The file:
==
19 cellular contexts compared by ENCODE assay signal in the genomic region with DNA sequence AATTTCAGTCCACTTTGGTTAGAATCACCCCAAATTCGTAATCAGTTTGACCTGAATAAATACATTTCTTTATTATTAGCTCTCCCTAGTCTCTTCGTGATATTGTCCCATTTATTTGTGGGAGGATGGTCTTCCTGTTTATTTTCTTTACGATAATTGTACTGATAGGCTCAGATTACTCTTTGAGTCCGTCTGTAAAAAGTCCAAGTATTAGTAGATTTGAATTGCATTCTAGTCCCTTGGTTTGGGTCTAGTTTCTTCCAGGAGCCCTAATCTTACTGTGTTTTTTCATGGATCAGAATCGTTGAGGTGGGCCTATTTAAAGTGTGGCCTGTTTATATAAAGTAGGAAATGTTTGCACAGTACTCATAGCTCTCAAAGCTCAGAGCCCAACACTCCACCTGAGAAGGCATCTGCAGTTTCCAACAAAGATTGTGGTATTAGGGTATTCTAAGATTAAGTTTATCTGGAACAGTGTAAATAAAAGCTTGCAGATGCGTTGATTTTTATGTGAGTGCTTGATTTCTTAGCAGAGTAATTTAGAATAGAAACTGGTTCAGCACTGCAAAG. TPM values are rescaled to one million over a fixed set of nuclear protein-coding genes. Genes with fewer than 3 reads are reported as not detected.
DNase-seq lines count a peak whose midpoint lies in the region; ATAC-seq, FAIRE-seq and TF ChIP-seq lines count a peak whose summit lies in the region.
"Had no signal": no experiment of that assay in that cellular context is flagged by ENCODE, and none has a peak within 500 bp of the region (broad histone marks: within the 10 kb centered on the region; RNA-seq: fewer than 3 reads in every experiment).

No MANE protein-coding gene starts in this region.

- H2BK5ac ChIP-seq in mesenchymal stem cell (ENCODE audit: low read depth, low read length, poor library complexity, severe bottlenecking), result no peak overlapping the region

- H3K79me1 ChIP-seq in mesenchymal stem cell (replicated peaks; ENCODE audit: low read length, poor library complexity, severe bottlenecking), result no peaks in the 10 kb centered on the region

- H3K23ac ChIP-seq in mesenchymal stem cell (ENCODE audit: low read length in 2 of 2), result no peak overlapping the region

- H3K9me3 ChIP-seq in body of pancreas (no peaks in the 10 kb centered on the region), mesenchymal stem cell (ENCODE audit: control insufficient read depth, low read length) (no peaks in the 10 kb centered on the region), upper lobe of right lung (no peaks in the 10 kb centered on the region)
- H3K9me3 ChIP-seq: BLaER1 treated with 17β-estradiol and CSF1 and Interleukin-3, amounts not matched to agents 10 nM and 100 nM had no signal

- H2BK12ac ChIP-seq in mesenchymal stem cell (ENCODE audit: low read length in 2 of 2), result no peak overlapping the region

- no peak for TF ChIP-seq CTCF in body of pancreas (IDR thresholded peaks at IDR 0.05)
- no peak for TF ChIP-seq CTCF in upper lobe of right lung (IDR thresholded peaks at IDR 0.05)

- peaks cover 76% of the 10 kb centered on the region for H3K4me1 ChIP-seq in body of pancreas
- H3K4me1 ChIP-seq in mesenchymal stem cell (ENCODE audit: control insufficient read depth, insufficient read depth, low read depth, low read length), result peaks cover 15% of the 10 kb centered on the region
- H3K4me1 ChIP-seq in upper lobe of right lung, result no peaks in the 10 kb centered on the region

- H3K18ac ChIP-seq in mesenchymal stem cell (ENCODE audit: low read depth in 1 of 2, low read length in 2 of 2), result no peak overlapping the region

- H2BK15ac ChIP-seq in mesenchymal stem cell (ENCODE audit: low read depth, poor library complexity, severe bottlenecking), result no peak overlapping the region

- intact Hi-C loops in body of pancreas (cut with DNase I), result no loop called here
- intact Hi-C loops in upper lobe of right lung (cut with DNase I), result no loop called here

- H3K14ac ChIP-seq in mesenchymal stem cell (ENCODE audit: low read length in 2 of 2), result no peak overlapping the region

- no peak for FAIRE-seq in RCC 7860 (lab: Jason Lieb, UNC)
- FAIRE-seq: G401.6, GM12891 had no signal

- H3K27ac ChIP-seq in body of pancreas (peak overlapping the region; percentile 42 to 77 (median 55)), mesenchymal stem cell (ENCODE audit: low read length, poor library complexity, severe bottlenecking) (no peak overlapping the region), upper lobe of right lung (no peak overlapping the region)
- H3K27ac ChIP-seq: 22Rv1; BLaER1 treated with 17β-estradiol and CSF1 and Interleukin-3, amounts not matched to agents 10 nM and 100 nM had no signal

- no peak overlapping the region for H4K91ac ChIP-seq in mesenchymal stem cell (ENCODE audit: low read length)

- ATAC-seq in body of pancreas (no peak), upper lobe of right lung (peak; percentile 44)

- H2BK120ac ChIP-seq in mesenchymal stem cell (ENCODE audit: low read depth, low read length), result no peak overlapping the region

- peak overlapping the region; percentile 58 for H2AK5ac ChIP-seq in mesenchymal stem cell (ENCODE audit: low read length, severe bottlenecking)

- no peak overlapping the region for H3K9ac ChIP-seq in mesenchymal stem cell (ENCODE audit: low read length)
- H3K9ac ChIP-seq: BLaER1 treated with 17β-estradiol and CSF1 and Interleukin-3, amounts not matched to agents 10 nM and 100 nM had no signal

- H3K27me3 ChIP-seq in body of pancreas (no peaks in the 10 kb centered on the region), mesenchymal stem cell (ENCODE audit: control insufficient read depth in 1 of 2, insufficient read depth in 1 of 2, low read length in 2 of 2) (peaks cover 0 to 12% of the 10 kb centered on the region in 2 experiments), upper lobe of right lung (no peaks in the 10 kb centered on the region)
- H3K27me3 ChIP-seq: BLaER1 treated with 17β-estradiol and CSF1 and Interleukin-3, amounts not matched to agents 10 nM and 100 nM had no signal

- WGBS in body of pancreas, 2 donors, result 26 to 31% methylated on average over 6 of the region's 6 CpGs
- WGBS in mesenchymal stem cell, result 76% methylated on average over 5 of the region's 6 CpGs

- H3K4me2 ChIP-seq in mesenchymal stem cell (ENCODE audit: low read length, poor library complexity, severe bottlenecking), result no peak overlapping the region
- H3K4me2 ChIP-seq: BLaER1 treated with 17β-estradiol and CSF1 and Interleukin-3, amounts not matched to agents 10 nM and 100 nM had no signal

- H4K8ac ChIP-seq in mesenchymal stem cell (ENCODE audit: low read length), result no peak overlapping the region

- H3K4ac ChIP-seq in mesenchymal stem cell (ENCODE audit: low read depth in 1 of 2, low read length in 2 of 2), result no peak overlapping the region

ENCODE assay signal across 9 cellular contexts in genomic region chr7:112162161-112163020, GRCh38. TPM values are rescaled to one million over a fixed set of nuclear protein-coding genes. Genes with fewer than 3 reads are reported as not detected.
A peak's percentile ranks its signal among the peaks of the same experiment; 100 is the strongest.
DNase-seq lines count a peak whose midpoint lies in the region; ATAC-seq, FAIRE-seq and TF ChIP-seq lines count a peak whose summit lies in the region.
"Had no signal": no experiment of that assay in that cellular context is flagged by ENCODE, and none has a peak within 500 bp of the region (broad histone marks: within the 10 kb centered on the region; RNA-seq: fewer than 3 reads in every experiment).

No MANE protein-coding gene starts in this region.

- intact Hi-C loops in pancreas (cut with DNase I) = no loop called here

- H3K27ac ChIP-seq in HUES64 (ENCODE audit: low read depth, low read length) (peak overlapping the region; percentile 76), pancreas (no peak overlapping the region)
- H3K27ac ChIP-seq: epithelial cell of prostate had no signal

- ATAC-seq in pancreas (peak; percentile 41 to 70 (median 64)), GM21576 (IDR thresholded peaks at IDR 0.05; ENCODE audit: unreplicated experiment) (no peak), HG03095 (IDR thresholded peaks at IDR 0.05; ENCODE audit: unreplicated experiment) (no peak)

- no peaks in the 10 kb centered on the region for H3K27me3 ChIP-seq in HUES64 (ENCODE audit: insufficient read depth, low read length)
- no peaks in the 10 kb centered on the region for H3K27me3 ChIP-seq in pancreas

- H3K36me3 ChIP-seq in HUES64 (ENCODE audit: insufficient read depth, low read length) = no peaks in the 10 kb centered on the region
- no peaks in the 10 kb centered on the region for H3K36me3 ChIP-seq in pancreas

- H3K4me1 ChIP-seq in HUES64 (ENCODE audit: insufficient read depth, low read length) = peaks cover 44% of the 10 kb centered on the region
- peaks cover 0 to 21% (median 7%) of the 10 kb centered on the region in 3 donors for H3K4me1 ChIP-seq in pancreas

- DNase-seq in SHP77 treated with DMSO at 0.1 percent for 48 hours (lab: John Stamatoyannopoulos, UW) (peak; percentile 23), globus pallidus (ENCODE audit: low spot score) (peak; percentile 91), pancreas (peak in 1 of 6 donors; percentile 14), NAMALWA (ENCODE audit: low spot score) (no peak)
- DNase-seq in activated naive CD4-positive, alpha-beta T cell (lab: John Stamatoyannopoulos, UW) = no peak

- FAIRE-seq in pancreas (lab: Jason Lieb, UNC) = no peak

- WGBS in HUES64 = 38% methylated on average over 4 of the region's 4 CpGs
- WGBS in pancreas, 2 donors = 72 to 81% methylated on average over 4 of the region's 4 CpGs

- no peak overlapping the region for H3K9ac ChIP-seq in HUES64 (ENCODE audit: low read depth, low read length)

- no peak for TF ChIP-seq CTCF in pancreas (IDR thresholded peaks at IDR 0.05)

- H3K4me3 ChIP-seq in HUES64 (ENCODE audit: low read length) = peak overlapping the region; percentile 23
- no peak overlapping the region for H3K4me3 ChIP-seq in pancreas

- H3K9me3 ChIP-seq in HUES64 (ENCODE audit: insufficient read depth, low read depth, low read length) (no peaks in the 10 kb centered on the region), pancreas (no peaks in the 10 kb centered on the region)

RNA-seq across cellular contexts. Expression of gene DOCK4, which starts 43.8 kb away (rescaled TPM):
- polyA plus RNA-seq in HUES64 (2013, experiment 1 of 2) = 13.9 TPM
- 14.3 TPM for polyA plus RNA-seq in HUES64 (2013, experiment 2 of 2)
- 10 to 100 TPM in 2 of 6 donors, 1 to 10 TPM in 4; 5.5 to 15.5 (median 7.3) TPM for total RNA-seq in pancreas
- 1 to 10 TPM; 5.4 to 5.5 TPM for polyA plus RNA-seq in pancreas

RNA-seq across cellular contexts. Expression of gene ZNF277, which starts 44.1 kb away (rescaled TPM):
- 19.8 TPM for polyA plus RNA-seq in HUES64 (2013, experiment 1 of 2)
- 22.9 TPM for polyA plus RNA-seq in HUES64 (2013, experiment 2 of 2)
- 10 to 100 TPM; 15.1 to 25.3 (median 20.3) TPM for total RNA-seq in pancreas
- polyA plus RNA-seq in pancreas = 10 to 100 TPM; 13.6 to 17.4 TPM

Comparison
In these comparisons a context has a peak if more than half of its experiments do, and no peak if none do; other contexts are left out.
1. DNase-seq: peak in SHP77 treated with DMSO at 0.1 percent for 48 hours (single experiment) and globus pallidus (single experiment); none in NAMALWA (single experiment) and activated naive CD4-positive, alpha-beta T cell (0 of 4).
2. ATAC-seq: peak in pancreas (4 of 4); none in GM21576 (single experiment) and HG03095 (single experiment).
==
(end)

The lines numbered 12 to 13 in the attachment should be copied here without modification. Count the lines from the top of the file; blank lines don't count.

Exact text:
- no peak for TF ChIP-seq CTCF in upper lobe of right lung (IDR thresholded peaks at IDR 0.05)

- peaks cover 76% of the 10 kb centered on the region for H3K4me1 ChIP-seq in body of pancreas